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Literature / Florante at Laura

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Featuring Laura with an Adaptation Dye-Job
Florante at Laura (lit. "Florante and Laura") is a Filipino epic written by Francisco Balagtas, a.k.a. Francisco Baltazar, during his time in prison. Completed in 1838, the work is dedicated to "Selya", his beloved at the time, and is an allegory for the state of the Philippines under Spanish colonialism, as well as the state Balagtas was in while incarcerated. Set during The Crusades, the work itself is about the life of Florante, duke of the Kingdom of Albania, Aladin, prince of Persia (no, not that one), Adolfo, the evil Big Bad greedy for power, and Laura, Florante's beloved.

Of note is the fact that despite being a Filipino work, other than the language (obviously), and the main characters' religions, nothing else is Filipino about the poem. It's generally agreed upon that Balagtas wrote about a completely foreign setting and characters as a means to bypass the Censorship Bureau of the colonial regime, which would've likely comprised both government officials and Catholic friars. At the time, The Church (so closely wedded to State in the Spanish Empire) controlled most local media, owning as they did most of the colony's printing presses. The strongest piece of evidence for this, perhaps, is the fact that Balagtas tacked on a couple of lines at the end of the epic suggesting that the Muslims Aladin and Flerida converted to Christianity. He doesn't dwell, though, on whether they stayed Christian or attempted to spread that gospel upon returning to their native (and obviously majority-Muslim) lands. Then again, writing about completely foreign settings doesn't make Balagtas much different from, say, William Shakespeare, who was famously obsessed with Italy to the point of setting many of his plays there despite having never gone (according to what we know, at least).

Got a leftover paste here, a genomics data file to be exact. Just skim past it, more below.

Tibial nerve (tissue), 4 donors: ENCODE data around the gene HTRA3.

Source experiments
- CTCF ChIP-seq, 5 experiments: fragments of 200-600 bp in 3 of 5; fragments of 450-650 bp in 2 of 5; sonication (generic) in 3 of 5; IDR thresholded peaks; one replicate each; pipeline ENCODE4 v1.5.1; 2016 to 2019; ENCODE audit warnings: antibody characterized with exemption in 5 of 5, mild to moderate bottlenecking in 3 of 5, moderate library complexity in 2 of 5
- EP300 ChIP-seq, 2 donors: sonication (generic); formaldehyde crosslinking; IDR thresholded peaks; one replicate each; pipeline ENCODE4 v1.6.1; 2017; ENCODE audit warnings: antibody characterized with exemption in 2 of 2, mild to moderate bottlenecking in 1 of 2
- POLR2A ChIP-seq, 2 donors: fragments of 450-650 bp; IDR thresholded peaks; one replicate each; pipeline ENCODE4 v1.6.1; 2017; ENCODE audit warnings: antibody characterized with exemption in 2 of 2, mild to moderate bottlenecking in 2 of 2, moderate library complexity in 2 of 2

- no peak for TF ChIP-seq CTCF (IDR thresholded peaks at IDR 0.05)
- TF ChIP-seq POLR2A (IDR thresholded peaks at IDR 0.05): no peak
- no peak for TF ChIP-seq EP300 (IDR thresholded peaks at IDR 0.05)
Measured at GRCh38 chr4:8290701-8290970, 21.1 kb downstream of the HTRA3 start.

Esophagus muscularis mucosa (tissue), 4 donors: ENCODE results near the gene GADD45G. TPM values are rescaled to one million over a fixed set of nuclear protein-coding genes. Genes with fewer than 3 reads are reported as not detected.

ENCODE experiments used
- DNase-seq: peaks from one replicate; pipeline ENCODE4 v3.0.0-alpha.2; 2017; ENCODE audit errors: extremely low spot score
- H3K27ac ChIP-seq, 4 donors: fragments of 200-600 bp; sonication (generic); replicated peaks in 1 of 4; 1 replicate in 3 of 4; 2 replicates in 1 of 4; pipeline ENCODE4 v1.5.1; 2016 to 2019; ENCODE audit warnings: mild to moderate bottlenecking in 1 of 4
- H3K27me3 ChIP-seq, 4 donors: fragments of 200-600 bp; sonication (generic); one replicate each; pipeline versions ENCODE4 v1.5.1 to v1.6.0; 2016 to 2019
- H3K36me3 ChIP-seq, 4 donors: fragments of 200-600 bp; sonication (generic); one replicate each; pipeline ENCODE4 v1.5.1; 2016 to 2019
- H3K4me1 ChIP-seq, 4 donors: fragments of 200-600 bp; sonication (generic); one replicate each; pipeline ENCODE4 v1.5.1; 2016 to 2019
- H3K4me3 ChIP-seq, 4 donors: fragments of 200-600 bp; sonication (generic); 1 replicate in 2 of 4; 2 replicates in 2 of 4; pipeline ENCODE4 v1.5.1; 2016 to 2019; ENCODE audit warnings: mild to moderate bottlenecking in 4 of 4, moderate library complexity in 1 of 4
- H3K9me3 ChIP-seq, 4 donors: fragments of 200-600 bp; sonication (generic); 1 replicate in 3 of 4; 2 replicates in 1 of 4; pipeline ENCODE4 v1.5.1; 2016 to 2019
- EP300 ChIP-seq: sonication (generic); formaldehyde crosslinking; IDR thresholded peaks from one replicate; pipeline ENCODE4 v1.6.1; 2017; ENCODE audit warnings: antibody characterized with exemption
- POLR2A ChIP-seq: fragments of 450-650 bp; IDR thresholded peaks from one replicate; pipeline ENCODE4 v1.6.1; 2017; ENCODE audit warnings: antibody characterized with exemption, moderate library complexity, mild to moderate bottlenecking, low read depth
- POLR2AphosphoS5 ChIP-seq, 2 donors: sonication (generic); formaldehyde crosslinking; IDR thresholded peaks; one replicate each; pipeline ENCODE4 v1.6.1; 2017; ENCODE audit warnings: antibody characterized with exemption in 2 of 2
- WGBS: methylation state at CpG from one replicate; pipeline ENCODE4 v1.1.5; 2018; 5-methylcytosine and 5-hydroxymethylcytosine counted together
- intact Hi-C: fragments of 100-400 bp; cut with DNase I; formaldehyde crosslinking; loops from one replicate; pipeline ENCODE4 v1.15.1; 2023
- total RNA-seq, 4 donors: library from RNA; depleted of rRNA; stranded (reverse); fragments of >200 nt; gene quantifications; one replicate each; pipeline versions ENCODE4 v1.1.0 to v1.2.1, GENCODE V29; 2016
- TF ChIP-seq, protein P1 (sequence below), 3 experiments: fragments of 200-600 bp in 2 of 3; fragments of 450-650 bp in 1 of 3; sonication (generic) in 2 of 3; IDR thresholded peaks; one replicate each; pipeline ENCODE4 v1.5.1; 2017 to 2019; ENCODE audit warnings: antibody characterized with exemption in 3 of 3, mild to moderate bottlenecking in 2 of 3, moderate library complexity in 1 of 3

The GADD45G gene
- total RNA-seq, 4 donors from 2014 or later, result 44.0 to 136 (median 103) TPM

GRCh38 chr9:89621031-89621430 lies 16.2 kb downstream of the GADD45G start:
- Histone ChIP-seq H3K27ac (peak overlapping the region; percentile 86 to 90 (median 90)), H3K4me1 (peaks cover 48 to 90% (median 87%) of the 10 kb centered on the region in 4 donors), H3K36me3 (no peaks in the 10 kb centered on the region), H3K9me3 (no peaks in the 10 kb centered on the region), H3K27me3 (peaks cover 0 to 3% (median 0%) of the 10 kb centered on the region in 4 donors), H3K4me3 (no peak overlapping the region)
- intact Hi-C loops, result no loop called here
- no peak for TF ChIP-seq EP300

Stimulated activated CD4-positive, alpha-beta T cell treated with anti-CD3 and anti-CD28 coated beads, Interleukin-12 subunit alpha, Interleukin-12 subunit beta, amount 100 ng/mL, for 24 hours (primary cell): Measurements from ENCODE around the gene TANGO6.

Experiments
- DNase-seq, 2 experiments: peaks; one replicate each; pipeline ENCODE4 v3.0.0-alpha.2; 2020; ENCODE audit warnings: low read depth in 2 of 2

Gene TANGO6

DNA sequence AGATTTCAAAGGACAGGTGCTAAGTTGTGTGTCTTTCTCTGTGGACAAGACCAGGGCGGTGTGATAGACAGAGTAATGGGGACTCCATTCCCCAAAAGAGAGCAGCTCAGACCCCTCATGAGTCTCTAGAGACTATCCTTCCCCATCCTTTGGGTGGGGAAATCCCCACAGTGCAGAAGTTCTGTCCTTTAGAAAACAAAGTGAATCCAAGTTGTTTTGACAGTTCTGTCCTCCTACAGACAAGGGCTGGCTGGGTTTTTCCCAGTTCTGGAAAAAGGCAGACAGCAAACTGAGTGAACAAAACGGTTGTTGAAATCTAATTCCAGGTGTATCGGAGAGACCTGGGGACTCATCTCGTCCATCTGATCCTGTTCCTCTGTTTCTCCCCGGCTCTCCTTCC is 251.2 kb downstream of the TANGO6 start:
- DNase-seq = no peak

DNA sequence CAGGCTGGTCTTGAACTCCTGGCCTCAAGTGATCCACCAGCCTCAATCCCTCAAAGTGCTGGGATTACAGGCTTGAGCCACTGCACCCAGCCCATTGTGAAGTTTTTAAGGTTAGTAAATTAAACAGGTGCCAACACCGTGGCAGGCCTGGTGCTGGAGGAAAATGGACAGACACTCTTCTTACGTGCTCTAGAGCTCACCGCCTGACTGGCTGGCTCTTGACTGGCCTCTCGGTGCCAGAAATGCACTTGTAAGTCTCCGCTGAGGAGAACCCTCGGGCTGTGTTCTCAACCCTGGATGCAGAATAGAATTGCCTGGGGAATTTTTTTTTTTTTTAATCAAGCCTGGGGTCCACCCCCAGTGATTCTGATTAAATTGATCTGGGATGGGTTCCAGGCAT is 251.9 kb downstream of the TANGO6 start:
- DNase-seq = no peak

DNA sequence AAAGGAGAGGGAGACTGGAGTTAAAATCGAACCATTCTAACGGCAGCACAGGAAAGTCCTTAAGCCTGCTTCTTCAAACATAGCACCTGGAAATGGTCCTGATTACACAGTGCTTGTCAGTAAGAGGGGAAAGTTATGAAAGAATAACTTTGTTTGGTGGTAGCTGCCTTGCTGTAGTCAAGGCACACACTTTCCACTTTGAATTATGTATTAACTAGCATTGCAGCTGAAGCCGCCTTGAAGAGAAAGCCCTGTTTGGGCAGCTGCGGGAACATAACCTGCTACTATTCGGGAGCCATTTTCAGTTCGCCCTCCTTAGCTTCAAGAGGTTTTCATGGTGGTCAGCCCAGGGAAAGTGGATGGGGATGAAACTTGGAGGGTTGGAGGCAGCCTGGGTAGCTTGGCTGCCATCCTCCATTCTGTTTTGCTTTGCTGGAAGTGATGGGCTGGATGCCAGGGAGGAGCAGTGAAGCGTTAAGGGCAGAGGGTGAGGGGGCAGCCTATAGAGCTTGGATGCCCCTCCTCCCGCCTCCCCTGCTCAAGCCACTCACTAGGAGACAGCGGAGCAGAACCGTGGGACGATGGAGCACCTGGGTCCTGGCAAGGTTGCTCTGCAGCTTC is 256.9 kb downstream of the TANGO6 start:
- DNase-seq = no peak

Florante at Laura is written in a peculiar literary form known as Awit (lit. "Song") - each stanza has four lines with 12 syllables each. This form is notorious for having oddly specific guidelines, notably "each line must be/contain a figure of speech" and have a "slight pause (known as a caesura) on every 6th syllable".

Adapted several times for other media, including into a Comic-Book Adaptation à la Illustrated Classics (see page image) and a musical, Balinese-style shadow play in the mid-2000s.


Tropes Appearing in Florante at Laura:

  • Action Girl: In the few chapters we see her in, Flerida.
  • Attempted Rape: Laura gets this. Twice.
  • Author Avatar: Florante is Balagtas.
  • Author Tract: Basically the whole thing, but special mention goes to the chapter "Pag-Ibig Anakin", which is dedicated to bashing parents who spoil their kids.
  • Badass Bookworm: Florante.
  • Beginner's Luck: Florante bests Osmalic, a known and fearsome general. It's Florante's first real fight.
  • Bedsheet Ladder: How Flerida got out of the castle.
  • Beneath the Mask: In his younger days, Adolfo pretended to be sweet, elegant, and smart, never picking a fight. This was not the case.
  • Beta Couple: Aladin and Flerida.
  • Big Bad: Adolfo.
  • Bigger Bad: Sultan Ali-Adab of Persia.
  • Bound and Gagged: When Florante comes back after battle because he received a letter from King Linceo thought that's actually Adolfo, he gets ambushed and this happens.
  • Chained To A Tree: How we find Florante in the beginning.
  • Character Title
  • Contrived Coincidence: Just after Aladin rescues Florante who tells him the events of the story, they walked around the forest and bumped into Flerida and Laura. Either that's coincidence or the forest is very small.
  • The Coup: How Adolfo comes to power in Albania.
  • Creator Breakdown: "Gubat na Mapanglaw" = Balagtas' state in the prison.
  • Deceased Parents Are the Best: Florante's mom and dad, Floresca and Briseo. Floresca was loving, if overprotective, and Briseo was kind, caring, and a paragon of virtue.
  • Deus Angst Machina: Florante. He nearly gets killed in a School Play. Just before he returns home, his mom dies. He suddenly becomes general of Albania's army and must separate from Laura to fight. He receives a letter from Albania to return home where he is ambushed by Adolfo and thrown into jail. While there, he finds out that Briseo and Linceo have been killed, finds out that Adolfo is now in charge of the kingdom and has Laura, after which he is banished and chained to a tree in Mordor forest. Wow.